Tag Archives: wine lawsuits

Winebits 405: Legal affairs edition


legal affairsBecause what fun would writing about wine be if we couldn’t write about lawsuits and other various legal affairs?

Aldi brings in the lawyers: It’s difficult for those of us in the U.S. to understand how touchy the British are about price comparison advertising and marketing for booze; hopefully, this bit about Aldi suing a retailer over price comparison will help explain. The discount retailer wants competitor Bargain Booze to stop the ads, which compare its products to Aldi’s with the tagline that they you can buy a brand name for the same price as Aldi’s private label. Plus, Aldi wants damages. I’d love to watch a bunch of barristers in wigs argue about this, but as much fun as it would be, the suit would have little chance of success in the U.S. That’s ironic, too, given that our booze laws, thanks to three-tier, are so much stricter than those in Britain.

Messing with Putin: Who knew that a geopolitical event like the Russian annexation of the Crimea would turn into a wine legal tussle? But it has, with Ukrainian prosecutors charging that the director of a winery in Russian-occupied Crimea opened a 240-year-old bottle for Russian President Vladimir Putin and former Italian premier Silvio Berlusconi. The Associated Press says that the two men illegally drank rare vintages from the Massandra winery, some worth tens of thousands of dollars, and that the winery director committed a crime by serving them the wine. Obviously, since the Russians control Crimea, nothing much will happen, but it’s another example of the power wine has over people. I wonder: did Putin and Berlusconi give the wines 95 points?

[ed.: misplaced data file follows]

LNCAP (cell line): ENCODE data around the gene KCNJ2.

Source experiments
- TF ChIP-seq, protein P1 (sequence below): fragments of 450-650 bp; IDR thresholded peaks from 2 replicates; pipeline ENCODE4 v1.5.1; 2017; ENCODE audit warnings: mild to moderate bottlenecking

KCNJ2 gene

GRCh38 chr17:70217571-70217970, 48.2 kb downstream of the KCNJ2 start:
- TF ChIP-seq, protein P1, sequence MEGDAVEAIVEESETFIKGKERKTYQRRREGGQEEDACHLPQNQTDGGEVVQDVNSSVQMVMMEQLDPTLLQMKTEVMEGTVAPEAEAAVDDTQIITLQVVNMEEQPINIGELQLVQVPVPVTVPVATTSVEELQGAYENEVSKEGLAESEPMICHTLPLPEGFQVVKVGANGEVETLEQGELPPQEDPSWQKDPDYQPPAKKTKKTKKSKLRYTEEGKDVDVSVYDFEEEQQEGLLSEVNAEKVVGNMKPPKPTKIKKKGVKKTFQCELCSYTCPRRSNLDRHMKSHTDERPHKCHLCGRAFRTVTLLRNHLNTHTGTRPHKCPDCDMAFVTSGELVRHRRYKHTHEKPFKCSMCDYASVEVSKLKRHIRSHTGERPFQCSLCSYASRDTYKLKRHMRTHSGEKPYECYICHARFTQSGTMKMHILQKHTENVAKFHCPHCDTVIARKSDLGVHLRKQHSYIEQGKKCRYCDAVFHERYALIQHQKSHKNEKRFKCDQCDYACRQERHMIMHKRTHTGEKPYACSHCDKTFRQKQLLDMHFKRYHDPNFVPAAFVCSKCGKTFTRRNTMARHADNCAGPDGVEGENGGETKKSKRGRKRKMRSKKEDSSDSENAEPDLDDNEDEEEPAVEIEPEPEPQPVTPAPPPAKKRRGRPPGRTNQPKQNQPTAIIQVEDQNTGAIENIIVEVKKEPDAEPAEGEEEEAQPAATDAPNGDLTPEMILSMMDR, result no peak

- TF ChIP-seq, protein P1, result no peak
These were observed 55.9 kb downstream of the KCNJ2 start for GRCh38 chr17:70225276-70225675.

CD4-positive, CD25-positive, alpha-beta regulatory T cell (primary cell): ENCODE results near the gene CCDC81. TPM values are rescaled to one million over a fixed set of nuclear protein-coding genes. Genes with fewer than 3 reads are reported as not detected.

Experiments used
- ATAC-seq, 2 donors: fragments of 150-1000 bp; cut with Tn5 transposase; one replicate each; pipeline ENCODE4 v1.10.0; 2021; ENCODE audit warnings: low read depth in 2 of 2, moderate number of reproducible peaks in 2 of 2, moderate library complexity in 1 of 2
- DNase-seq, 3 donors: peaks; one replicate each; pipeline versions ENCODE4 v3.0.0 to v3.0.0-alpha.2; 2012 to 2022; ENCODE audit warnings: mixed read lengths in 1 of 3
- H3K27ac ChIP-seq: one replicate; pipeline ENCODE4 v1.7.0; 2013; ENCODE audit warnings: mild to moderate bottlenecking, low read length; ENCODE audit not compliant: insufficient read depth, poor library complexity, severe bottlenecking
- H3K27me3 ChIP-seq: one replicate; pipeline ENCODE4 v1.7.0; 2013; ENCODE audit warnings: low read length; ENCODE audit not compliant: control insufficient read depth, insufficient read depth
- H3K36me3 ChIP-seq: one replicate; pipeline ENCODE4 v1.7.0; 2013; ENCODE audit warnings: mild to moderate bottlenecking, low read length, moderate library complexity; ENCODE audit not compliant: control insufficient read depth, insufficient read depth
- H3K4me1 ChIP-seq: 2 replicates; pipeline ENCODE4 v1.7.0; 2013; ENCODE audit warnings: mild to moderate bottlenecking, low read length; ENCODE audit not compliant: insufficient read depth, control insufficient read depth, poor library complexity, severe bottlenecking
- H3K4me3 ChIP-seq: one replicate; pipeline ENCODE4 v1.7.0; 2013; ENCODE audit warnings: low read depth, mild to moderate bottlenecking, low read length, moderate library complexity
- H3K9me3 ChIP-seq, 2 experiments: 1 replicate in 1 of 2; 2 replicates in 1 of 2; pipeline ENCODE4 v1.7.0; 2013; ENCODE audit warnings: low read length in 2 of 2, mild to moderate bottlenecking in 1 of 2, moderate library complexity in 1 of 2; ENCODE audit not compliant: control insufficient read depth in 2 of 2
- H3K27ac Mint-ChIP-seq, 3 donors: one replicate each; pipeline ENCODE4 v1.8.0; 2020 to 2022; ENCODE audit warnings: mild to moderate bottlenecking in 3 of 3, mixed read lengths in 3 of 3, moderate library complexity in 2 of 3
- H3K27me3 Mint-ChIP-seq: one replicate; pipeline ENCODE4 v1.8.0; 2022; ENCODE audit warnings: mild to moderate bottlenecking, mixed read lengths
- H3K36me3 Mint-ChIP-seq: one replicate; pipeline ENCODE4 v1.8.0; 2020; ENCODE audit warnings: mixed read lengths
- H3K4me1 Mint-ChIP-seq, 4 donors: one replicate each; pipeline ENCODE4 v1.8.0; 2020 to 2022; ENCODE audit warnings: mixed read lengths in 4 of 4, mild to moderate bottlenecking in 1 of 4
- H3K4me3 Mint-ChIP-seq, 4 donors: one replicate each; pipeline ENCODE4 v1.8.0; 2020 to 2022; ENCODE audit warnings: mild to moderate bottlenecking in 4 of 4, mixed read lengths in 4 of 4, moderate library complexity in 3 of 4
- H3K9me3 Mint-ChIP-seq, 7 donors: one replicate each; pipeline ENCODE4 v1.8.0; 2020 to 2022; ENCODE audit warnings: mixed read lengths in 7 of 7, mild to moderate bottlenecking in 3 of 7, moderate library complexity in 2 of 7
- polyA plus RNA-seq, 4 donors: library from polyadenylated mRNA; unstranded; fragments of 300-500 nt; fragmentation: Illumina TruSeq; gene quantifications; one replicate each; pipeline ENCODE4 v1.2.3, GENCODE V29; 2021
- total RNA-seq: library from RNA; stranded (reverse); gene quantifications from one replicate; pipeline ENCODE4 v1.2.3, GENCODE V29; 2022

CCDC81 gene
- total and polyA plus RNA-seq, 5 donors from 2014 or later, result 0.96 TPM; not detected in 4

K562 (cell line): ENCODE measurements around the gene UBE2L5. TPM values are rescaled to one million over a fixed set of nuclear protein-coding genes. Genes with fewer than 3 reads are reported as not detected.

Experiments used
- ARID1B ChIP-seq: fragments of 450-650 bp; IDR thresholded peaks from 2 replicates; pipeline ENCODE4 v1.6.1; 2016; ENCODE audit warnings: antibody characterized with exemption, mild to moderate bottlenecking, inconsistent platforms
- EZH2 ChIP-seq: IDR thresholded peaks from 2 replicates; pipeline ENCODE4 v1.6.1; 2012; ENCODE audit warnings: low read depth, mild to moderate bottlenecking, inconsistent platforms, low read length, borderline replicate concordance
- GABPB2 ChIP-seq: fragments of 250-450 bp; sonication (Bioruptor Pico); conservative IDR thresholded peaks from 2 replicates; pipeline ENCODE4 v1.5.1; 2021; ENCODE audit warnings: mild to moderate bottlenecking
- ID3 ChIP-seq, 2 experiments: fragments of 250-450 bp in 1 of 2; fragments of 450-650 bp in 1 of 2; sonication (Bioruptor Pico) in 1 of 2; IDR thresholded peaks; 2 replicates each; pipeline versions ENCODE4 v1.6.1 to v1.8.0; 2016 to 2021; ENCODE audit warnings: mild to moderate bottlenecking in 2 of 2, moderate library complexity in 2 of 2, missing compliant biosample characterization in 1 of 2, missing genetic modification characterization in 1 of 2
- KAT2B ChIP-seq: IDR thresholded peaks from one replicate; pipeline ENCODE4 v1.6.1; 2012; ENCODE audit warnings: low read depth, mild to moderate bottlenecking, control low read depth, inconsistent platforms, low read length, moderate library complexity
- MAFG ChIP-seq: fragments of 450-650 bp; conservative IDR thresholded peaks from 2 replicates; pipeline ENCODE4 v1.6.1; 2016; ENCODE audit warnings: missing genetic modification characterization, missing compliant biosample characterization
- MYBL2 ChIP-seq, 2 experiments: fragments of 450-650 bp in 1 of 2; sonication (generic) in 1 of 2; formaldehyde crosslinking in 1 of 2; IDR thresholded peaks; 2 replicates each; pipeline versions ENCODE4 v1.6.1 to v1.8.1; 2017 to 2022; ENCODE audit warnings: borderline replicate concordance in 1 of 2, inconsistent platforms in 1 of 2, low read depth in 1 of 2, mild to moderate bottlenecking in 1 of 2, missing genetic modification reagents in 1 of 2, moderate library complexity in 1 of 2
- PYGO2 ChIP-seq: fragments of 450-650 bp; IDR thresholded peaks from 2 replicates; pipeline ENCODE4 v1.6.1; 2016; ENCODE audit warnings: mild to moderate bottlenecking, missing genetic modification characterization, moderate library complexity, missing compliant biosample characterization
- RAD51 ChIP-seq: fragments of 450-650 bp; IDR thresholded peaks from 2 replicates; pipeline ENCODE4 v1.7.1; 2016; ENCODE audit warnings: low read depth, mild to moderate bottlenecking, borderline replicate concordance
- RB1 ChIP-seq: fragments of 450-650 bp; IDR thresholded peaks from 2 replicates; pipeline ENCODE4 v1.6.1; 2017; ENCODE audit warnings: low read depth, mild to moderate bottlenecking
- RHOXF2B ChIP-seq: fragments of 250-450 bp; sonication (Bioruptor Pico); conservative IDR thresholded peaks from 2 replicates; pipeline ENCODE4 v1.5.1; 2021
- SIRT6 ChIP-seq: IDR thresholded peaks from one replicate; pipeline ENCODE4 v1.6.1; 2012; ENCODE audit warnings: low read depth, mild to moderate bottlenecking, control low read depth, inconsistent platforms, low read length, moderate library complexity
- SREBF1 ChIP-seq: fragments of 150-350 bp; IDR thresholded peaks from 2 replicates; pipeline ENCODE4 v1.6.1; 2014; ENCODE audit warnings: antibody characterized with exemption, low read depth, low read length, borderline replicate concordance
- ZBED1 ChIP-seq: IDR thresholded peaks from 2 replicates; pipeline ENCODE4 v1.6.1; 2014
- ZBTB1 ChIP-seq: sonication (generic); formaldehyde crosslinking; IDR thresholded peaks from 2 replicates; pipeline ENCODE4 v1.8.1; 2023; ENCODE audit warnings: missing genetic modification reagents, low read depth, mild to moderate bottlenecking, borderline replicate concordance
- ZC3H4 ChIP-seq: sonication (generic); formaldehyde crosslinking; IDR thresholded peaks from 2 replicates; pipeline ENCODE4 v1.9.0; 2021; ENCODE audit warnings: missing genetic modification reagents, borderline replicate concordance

Only in Pennsylvania: Pennsylvania’s state store system has come in for its fair share of criticism, here and elsewhere, but this one is the best yet. A state resident illegally brought wine into the state, which means he likely bought it in New Jersey and drove it over the William Penn bridge, committing a crime in the process. As part of his settlement with the state, he had to forfeit about half of the 2,447 illegal bottles. Silly enough? It gets worse. As Bloomberg News Service’s Noah Feldman writes, the state will destroy the wine because a judge has ruled that it can’t be given to a hospital for fund-raising, since hospitals don’t use wine for medicinal purposes. Don’t worry if you’re confused here, since the entire episode — in keeping with Pennsylvania’s warped state store system — makes no sense. Just read the link and wonder at how this happens in the 21st century.

Winebits 384: Odd grapes, wine glasses, wine lawsuit


wine lawsuitOnly seven percent: Regular visitors here know the Wine Curmudgeon’s passion for odd grapes, and it’s good to know that I’m not the only one. By one estimate, eight grapes account for 93 percent of the annual harvest in California — chardonnay, cabernet sauvignon, zinfandel, merlot, pinot noir, syrah, sauvignon blanc, and cabernet franc. A group of winemakers, reports Marcy Gordon at Come for the Wine, wants to focus on the other seven percent, and is holding a couple of tastings this week to show off those grapes. This is most welcome news for those of us who care about diversity and variety in wine, as well as style and taste. That someone who makes wine isn’t intimidated by chenin blanc is some of the best news that wine drinkers can have.